Only by participating in the structured mode can players receive new objects (treasure) and progress through official storylines. However, players may always trade objects they already acquired when participating in either structured or unstructured modes.

Like the Camarilla, the platform would be a shared world where you can travel from game to game (mostly) freely. Limiting GMs to only official modules (or stories, adventures, etc.) would allow a modicum of control over balance and power creep (which will no doubt be a constant struggle to maintain). Placing restrictions on when players can enter structured mode play and wait periods to join after bailing from structured mode play could also help maintain consistent experience.

The LARP option actually begins to sound like a very advanced MUSH[8] and there are probably a few things that such a platform could heavily borrow from such established technologies.

Conclusion

I’m not sure my vision of possible implementations concurs with Jonathan’s vision, but I think we can surely agree that there are opportunities for roleplaying games to take advantage of social technologies. Tomorrow I plan on taking a look at how one might develop an infrastructure that actually interfaced with popular social networks.

Articles that continue the discussion:

I should also note that using footnotes is a great idea and I actually tried to make a habit of using them a year ago with my Roleplaying Philosophy series[3] but failed to maintain the discipline to use them.

References


[1] Roleplaying Games, Social Media Games, and the Shared Fence. The Core Mechanic. 2010-01-12.

[2] Social media games for Facebook created by Zynga Games.

[3] “A roleplaying game is a dynamic form of play, structured by rules with human moderation, where players assume and develop virtual roles of sentience and overcome opposition by freely improvising character actions in order to achieve a possibly infinite number of goals.”
RPP-101: Defining Roleplaying Games. Mad Brew Labs. 2009-01-15.

“The only requirement is that you play a game where you assume the role of a PC/avatar. The medium doesn’t matter – it’s the role that matters.” [2]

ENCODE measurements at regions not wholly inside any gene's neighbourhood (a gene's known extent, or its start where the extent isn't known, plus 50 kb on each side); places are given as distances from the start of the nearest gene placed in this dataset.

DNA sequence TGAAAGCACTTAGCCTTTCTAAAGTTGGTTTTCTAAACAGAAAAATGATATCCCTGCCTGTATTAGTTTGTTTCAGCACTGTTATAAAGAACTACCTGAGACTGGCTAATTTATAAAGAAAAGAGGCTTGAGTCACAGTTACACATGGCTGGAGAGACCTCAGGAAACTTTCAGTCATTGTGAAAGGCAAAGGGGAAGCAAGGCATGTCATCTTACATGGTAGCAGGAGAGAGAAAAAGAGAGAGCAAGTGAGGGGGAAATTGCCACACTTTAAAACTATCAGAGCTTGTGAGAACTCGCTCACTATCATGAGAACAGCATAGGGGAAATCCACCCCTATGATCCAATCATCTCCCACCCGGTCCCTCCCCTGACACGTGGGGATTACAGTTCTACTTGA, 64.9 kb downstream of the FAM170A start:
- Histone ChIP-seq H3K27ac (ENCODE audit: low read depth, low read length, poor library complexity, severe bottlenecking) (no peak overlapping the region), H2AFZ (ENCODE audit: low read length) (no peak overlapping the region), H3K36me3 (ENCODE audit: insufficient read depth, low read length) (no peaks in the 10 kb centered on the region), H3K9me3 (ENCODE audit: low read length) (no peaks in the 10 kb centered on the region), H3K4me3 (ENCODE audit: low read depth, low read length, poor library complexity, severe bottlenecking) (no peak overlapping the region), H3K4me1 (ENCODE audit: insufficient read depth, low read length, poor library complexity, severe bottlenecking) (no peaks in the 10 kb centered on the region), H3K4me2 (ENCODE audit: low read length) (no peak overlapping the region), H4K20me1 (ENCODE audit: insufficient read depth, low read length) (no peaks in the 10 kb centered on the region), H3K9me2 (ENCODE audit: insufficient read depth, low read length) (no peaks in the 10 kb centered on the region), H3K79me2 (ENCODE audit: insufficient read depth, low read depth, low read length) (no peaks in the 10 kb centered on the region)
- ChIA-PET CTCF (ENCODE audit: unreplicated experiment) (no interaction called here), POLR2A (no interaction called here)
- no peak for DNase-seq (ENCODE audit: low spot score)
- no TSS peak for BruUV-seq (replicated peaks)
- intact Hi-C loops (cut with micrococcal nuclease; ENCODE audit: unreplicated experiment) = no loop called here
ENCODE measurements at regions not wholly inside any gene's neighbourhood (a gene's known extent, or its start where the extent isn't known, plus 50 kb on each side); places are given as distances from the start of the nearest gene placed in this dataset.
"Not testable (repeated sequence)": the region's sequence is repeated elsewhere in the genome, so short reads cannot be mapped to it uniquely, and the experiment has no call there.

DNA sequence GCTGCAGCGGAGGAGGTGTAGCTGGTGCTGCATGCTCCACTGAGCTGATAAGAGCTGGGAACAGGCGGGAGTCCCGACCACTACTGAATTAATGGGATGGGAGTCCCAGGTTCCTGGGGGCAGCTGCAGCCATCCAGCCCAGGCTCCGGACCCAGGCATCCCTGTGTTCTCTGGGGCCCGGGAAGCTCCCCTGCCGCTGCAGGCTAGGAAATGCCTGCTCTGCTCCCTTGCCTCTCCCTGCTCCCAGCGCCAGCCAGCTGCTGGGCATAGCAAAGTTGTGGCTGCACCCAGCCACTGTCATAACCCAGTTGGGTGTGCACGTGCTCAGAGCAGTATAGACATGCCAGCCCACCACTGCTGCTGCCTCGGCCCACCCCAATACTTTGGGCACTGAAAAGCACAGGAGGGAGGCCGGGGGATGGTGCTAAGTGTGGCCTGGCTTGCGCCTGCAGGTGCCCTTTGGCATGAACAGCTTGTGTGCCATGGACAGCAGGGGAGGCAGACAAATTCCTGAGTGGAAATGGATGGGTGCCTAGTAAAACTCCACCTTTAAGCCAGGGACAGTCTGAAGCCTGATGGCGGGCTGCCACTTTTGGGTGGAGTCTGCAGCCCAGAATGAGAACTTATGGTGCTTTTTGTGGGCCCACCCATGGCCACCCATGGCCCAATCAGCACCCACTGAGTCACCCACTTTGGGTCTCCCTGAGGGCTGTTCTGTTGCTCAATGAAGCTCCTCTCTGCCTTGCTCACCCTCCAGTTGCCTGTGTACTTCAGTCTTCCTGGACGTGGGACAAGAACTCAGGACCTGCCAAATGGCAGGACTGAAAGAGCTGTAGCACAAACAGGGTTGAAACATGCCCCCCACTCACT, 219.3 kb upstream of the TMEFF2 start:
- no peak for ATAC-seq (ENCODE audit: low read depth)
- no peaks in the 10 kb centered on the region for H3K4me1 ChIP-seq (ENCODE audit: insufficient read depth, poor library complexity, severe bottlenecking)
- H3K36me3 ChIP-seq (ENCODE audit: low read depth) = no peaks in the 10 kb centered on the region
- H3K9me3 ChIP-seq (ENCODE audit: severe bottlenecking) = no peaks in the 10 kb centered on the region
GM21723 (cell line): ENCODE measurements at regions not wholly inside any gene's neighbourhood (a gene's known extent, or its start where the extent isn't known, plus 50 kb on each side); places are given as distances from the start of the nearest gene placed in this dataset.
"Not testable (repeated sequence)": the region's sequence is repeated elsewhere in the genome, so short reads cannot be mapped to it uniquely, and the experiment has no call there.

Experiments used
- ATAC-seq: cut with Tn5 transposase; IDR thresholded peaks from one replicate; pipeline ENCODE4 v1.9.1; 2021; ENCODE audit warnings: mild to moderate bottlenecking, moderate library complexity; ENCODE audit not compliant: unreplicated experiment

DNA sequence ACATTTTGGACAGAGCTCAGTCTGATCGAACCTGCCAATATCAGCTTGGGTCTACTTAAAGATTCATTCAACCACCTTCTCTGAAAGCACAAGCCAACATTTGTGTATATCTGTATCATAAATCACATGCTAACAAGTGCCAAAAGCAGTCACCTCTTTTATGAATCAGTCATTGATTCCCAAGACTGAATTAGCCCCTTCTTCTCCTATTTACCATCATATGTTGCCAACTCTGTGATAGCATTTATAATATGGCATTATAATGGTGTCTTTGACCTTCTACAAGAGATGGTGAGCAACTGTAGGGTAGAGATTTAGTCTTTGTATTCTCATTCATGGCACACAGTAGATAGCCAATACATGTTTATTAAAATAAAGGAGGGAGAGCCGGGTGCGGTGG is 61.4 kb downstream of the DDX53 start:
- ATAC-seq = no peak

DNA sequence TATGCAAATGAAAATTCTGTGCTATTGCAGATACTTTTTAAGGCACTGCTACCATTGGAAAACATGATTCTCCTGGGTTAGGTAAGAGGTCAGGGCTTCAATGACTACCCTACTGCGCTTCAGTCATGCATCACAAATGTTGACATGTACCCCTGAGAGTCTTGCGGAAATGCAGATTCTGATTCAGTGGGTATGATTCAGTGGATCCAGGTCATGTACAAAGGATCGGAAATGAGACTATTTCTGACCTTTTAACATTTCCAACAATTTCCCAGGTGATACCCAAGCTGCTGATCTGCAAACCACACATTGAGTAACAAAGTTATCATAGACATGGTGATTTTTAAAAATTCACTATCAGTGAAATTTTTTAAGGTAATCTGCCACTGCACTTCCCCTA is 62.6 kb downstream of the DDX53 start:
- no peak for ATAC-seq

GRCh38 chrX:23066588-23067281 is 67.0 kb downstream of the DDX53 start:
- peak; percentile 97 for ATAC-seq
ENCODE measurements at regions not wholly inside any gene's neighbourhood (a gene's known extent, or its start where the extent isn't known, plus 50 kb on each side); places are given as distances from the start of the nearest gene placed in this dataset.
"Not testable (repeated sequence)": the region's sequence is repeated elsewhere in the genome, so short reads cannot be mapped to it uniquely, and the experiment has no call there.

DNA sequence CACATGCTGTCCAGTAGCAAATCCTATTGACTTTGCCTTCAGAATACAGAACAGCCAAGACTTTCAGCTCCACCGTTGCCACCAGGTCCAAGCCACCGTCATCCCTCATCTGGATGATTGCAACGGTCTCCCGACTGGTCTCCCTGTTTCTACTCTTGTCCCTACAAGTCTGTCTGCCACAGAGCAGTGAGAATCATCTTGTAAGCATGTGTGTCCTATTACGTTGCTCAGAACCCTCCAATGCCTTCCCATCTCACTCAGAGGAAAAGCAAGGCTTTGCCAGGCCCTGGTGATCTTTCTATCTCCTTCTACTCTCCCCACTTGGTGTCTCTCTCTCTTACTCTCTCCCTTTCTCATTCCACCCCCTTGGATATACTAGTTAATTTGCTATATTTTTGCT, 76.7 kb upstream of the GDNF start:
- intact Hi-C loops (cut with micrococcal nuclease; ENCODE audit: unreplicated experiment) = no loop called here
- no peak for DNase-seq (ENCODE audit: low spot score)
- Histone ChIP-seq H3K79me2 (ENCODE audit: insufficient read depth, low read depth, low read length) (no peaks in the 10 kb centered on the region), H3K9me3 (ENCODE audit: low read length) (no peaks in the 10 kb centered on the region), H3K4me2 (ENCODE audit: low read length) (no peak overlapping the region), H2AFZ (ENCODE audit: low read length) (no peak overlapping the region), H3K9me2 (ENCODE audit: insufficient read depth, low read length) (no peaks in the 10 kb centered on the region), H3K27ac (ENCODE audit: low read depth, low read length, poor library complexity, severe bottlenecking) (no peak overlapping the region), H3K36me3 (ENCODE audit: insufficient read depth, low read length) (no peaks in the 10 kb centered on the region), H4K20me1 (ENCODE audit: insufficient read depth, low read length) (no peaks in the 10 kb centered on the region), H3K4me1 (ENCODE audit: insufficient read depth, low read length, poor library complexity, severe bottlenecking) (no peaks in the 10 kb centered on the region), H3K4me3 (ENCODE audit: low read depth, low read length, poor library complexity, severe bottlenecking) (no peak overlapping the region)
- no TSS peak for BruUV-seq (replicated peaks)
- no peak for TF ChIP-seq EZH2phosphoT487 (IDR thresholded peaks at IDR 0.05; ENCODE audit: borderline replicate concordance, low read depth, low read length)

[4] ShareThis is a plug-in that allows you to post content across several social networks.

[5] A virtual table top (VTT) created by RPTools.

[6] Mind’s Eye Theatre is the LARP imprint of rules for White Wolf’s Word of Darkness setting.

[7] The Camarilla is the official World of Darkness fan club that also doubles as White Wolf’s organized play arm.

[8] A Multi-User Shared Hallucination, or MUSH, belongs to a family of text-based social games also called MUDs and MOOs that date back to 1975.

Listening to: Opeth – Ghost Reveries – Atonement

11 thoughts on “Bridging the Gap: RPGs and Social Media

  1. @Daniel: Looking forward to your comments. I’d install that plug-in, but for various reasons, my WordPress install doesn’t have access to email protocols (which I believe is what that plug-in uses to notify users). However, you could subscribe to the RSS feed for comments (which I know would include comments from other posts, but I don’t get very many comments on non-current posts).

    http://madbrewlabs.com/labs/index.php/comments/feed/

  2. I think a big issue that needs to be adressed is competive play. RPG’s as we tabletop guys play them best when the participants play their character to the fullest, with their flaws and inefficiencies. This results in the best stories with drama, cool situations and this doesn’t do a thing in a competitive game.

    Using GM’s with a lot of freedom also allows arbitrairy behaviour and favoritism and opens the door for advancement for little to no ‘work’ upsetting people who actually went to trouble to advance.

    The first thing a succesfull RPG needs is a social group and the rules, tools and whatever is secondairy. For MMO’s it’s the other way around, the game is always the core and social groups within the game are secondairy.

    Considering a social group cannot function as a group if not all members of the group are able to listen and respond to each other you cant ‘poke the game’ in a meaningfull manner unless your groupmates are online to respond.

    If not you get a slowchat kind of game so I agree with you the whole ‘poking 24/7’ and the game beeing an RPG experience and not a MMO as we know (and enjoy) them doesnt make sense.